Diego Rivera: Murals for the Museum of Modern ArtMoMA resurrects the artist’s work
Ignacio-Alexander Pintor, Contributing Writer
Diego Rivera is one of Mexico’s most celebrated and prominent artists. In the early 1930s, the Museum of Modern Art brought Rivera to New York and gave him studio space to work in. According to sources from MoMA, Diego Rivera worked with his assistants around the clock for six weeks and produced five fresco murals for the museum. Now for the first time in about 80 years, the murals are back on display in an exhibition titled “Diego Rivera: Murals for the Museum of Modern Art,” which runs until May 2012.
The exhibition is a monument to the life and artistic achievements of the artist, as well as his messages about the horrible inequalities of capitalism. Rivera’s political views were no secret—he was an active communist, who made that theme clearly visible in the murals he painted during his time in New York. Although the artwork on display was created by Rivera about 80 years ago, it could not be any more relevant to the events the are taking place in our modern day.
Frozen Assets is a methodical image of the world through the eyes of today’s Occupy movement. The mural is one of three additional murals completed by Diego Rivera after the initial opening of the his 1931 solo exhibition at MoMA. Rivera added three more murals after realizing the success of his original five. The images of Frozen Asset are like a scene out of Fritz Lang’s 1927 film, Metropolis, and the two works share depictions of the bourgeoisie taking advantage of the proletariat.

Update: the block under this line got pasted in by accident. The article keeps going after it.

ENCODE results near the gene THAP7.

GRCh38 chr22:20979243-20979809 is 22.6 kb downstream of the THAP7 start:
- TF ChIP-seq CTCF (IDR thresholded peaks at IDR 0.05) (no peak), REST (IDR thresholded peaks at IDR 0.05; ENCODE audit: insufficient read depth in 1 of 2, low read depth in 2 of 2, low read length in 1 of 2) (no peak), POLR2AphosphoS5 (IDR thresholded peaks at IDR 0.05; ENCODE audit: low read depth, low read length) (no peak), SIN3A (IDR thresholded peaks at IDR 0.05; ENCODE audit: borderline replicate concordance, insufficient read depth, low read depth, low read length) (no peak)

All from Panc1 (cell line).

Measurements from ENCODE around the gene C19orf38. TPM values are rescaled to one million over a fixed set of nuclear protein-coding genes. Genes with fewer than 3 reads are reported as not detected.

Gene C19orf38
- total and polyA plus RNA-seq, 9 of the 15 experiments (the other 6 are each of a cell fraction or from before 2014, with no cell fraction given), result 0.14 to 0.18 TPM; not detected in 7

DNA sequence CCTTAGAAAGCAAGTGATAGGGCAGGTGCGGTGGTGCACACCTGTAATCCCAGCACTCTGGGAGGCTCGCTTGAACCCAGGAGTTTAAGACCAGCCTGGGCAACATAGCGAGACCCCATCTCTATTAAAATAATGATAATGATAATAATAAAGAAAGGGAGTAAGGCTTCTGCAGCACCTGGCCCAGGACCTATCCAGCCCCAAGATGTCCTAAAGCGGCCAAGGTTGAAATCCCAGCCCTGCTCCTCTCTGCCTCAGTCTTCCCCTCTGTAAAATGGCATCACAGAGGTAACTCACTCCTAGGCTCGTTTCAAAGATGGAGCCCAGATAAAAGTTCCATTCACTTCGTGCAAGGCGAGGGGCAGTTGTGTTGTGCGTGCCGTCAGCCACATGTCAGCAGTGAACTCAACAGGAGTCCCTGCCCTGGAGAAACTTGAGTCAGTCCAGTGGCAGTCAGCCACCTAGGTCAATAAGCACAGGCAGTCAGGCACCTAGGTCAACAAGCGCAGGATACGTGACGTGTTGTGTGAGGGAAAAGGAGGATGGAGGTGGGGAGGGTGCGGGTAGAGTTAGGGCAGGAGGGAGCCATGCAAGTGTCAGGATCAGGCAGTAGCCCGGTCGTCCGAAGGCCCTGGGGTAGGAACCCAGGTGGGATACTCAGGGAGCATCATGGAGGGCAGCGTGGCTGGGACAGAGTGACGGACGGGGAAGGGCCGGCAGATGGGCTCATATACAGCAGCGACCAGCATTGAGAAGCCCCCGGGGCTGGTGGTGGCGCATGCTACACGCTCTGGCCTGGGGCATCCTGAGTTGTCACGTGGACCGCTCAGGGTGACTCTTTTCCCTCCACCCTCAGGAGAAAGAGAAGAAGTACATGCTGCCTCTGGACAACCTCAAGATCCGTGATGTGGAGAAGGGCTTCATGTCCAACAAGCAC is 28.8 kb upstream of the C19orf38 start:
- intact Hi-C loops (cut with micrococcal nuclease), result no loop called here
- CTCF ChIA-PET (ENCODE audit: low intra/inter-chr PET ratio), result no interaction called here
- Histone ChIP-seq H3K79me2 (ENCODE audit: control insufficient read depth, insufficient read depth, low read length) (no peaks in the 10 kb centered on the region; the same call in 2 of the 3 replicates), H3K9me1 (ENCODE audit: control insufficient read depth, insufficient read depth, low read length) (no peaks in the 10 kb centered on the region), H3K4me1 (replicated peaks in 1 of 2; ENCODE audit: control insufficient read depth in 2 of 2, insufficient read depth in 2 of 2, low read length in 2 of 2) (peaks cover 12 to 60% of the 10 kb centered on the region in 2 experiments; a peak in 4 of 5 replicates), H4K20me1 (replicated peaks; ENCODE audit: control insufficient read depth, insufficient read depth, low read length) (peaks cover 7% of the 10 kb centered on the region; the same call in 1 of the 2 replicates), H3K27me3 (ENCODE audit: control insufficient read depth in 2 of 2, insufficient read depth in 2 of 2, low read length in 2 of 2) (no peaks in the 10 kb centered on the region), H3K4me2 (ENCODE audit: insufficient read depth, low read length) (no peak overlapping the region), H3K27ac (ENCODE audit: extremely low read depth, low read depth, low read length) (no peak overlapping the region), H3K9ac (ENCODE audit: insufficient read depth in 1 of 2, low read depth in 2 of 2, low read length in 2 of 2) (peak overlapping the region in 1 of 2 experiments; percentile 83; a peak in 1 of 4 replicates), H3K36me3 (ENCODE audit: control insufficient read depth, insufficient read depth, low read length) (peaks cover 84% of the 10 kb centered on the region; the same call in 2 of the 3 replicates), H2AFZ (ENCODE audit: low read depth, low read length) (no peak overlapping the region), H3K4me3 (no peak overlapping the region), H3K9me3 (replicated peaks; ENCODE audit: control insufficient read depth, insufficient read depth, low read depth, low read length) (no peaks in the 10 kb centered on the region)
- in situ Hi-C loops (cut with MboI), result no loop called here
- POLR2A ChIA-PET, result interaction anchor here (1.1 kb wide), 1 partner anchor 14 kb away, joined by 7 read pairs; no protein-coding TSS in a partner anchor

The mural is a testament to Rivera’s Marx-influenced ideas that capitalism has enslaved mankind, and that innovation for the rich comes at the cost of citizen’s lives and individual identities. The work makes the lasting statement that industrialization takes everything from man, converting human into machine. Beginning at the top of the mural, one sees the towering city of New York under a bright sky. Touched with just the right amount of gray, a feeling of desperation is immediately palpable. Underneath is all the nebulous elegance of capitalism and industry, and the working man next to the watching guard. Further down, one notices a large, guarded bank vault, which administers the message that the working class are unfairly denied any access to the fruits of their labor.
While each mural carries great importance to Diego Rivera’s message against society’s inequalities, The Uprising is especially poignant, forcing the viewer to search into the deepest areas of their conscience. In the mural, an eye is immediately drawn toward a woman trying to fight off a soldier while holding her crying baby in her arm. A determination to fight is shown in the woman’s face, yet her determination is not to protect her own life and future, but instead to ensure a better life for her infant.
In the past, Diego Rivera’s life and work may have been overlooked as a result of his political views, or perhaps overshadowed by the work of his wife Frida Kahlo. However, Rivera’s work will surely continue to be a symbol of revolution, communicating the message that we must not relinquish the fight for our equalities. We must press on.